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Leasehold Ground Rent Question

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I live in a leasehold property and the ground rent is £4 per year. Every year I get a letter from an estate agent acting on behalf of the landlord asking for the rent and I pay by cheque.

This year the estate agent sent a letter saying they were no longer collecting the rent as it was no longer economically viable for them to do so, and the landlord would be in touch some time.

I have not heard anything from the landlord and the rent is now overdue, is there anything I need to do? Any risks of not paying? I don't have any contact details for the landlord.

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Do not panic. The landlord (freehold reversioner) cannot treat you as being in arrears unless its Agent serves on you a formal demand under s.166 of the Commonhold and Leasehold Reform Act 2002 http://www.legislation.gov.uk/ukpga/2002/15/contents.

 

See below, with my added underlining:

 

(1) A tenant under a long lease of a dwelling is not liable to make a payment of rent under the lease unless the landlord has given him a notice relating to the payment; and the date on which he is liable to make the payment is that specified in the notice.

 

(2) The notice must specify—

(a)the amount of the payment,

(b)the date on which the tenant is liable to make it, and

(c)if different from that date, the date on which he would have been liable to make it in accordance with the lease,

and shall contain any such further information as may be prescribed.

 

(3)The date on which the tenant is liable to make the payment must not be—

(a)either less than 30 days or more than 60 days after the day on which the notice is given, or

(b)before that on which he would have been liable to make it in accordance with the lease.

 

(4)If the date on which the tenant is liable to make the payment is after that on which he would have been liable to make it in accordance with the lease, any provisions of the lease relating to non-payment or late payment of rent have effect accordingly.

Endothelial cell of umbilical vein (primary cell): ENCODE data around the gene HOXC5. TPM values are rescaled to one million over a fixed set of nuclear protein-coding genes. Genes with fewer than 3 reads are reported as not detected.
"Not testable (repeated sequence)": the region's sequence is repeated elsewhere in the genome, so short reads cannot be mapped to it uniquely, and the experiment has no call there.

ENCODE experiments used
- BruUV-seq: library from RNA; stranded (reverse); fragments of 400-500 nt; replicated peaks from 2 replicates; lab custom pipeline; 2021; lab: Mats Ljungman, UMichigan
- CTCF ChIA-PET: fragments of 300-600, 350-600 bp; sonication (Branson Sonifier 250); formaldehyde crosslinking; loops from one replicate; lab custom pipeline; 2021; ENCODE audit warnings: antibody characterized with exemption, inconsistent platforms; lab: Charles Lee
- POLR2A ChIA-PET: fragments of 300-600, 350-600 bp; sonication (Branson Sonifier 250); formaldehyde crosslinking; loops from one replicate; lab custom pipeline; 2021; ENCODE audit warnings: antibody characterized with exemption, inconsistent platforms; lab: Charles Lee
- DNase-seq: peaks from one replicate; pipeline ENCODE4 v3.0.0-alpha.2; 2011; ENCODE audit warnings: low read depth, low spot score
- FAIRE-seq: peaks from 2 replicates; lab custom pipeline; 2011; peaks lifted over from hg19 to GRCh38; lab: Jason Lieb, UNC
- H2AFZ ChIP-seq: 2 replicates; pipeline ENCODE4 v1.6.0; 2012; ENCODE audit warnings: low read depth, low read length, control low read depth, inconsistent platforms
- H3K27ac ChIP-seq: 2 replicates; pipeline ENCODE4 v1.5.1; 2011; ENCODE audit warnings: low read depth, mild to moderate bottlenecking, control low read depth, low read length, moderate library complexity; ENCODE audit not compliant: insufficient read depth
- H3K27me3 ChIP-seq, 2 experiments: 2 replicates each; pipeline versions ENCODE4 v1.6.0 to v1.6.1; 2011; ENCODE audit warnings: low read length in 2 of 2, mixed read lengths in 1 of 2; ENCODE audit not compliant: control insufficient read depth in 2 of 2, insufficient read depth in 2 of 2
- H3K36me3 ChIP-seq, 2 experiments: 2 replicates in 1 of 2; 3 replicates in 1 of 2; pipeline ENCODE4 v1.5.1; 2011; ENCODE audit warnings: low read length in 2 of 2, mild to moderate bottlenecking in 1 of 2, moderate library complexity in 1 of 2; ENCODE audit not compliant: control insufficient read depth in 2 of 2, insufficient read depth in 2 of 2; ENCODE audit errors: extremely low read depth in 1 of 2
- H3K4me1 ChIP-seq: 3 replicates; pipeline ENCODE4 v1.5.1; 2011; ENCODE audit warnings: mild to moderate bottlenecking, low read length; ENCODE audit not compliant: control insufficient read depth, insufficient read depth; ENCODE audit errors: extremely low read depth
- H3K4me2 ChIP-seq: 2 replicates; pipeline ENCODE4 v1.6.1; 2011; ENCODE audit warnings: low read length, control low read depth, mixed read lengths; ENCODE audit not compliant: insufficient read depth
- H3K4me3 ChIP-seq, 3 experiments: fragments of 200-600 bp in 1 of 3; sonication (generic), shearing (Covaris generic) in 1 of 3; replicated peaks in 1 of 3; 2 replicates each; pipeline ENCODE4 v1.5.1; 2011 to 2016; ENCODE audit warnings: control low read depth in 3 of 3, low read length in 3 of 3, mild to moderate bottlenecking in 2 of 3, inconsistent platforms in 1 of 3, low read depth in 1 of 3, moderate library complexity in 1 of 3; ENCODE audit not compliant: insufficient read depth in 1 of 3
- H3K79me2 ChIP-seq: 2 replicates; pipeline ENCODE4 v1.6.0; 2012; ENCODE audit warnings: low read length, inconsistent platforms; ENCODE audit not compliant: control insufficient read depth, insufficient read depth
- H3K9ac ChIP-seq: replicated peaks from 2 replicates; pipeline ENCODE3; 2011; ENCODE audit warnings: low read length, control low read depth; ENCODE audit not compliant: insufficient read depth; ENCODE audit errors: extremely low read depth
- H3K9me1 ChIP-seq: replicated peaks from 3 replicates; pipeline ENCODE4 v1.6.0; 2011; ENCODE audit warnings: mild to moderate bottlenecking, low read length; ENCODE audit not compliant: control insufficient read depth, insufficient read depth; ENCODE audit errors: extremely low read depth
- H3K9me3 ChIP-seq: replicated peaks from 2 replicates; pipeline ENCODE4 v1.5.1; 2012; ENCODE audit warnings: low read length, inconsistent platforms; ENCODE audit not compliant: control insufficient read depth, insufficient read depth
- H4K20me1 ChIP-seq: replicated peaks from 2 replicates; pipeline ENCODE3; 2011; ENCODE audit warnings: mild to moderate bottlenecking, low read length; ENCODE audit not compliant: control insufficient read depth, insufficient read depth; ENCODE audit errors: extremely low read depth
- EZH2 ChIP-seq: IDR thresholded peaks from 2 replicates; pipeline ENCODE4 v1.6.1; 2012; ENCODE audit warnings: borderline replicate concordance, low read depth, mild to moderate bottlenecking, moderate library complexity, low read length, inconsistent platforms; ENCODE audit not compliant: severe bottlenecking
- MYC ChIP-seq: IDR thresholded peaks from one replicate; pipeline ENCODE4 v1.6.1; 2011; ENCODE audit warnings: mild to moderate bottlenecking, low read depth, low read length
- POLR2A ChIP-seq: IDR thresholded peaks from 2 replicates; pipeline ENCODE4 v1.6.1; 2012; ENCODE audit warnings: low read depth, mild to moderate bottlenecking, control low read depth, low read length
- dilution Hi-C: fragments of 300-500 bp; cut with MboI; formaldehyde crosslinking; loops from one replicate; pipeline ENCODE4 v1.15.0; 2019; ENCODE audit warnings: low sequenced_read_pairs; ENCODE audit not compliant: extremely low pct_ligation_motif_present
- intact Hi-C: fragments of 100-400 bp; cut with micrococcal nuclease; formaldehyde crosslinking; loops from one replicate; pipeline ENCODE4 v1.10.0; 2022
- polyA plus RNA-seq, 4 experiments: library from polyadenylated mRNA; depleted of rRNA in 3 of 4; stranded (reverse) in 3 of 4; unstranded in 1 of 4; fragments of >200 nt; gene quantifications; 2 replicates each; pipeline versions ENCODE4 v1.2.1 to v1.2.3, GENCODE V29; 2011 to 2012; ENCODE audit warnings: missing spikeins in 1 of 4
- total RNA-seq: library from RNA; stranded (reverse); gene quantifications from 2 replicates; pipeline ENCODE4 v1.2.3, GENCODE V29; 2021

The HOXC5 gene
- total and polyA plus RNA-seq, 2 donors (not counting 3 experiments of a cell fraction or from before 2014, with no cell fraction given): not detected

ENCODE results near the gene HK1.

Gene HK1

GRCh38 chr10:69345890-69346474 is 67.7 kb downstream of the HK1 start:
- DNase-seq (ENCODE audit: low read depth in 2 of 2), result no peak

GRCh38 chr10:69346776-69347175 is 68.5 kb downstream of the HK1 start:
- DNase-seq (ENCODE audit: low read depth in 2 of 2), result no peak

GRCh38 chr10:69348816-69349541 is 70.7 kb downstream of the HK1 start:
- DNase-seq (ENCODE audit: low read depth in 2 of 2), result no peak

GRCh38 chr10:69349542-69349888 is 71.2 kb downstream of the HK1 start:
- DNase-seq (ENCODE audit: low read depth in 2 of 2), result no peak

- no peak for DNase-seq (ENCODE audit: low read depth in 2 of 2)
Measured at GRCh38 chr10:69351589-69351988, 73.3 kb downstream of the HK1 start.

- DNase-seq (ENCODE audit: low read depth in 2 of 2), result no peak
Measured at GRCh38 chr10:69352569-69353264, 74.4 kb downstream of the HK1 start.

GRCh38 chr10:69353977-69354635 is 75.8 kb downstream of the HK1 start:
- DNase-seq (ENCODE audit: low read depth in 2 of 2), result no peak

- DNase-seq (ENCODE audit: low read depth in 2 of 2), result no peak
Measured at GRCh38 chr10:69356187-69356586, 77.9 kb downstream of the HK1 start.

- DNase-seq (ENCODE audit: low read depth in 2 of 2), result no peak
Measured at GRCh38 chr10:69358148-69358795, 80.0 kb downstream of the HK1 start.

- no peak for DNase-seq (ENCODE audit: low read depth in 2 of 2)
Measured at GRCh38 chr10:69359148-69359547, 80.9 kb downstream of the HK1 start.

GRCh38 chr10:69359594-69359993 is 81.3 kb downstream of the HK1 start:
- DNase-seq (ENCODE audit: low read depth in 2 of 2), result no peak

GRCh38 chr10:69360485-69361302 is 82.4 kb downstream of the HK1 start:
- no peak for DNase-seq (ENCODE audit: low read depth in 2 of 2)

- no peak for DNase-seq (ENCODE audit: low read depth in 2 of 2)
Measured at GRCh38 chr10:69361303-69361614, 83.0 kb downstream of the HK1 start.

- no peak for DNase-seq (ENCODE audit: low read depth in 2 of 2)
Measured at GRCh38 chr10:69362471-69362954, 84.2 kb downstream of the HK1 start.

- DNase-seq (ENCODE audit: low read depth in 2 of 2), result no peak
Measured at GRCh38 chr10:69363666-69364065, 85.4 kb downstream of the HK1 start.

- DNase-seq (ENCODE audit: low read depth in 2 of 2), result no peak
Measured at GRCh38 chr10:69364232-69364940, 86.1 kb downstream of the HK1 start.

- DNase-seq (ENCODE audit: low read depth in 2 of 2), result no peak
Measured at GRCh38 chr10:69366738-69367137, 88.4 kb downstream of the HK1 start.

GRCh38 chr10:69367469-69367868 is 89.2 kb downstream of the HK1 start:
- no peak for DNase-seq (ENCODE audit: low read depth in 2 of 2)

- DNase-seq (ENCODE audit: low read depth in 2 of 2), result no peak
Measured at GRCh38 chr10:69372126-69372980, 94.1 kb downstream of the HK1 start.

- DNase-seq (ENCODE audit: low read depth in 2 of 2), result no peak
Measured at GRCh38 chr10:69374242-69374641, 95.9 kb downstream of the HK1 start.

(5)The notice—

(a)must be in the prescribed form, and

(b)may be sent by post.

 

(6)If the notice is sent by post, it must be addressed to a tenant at the dwelling unless he has notified the landlord in writing of a different address in England and Wales at which he wishes to be given notices under this section (in which case it must be addressed to him there).

 

(7)In this section “rent” does not include—

(a)a service charge (within the meaning of section 18(1) of the 1985 Act), or

(b)an administration charge (within the meaning of Part 1 of Schedule 11 to this Act).

 

(8)In this section “long lease of a dwelling” does not include—

(a)a tenancy to which Part 2 of the Landlord and Tenant Act 1954 (c. 56) (business tenancies) applies,

(b)a tenancy of an agricultural holding within the meaning of the Agricultural Holdings Act 1986 (c. 5) in relation to which that Act applies, or

(c)a farm business tenancy within the meaning of the Agricultural Tenancies Act 1995 (c. 8).

 

(9)In this section—

    “dwelling” has the same meaning as in the 1985 Act,

    “landlord” and “tenant” have the same meanings as in Chapter 1 of this Part,

    “long lease” has the meaning given by sections 76 and 77 of this Act, and

    “prescribed” means prescribed by regulations made by the appropriate national authority.

 

 

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Also IIRC if arrears do build up the max they can claim for is 6 years.  So worse case scenario you're on the hook for £24.

 

But until they contact you with the correct notice to pay kick back and relax, nothing for you to worry about.

Edited by geared

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Thanks both.

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On 18/10/2019 at 15:20, geared said:

Also IIRC if arrears do build up the max they can claim for is 6 years.  So worse case scenario you're on the hook for £24

 

Yes. See section 19 of the Limitation Act 1980.

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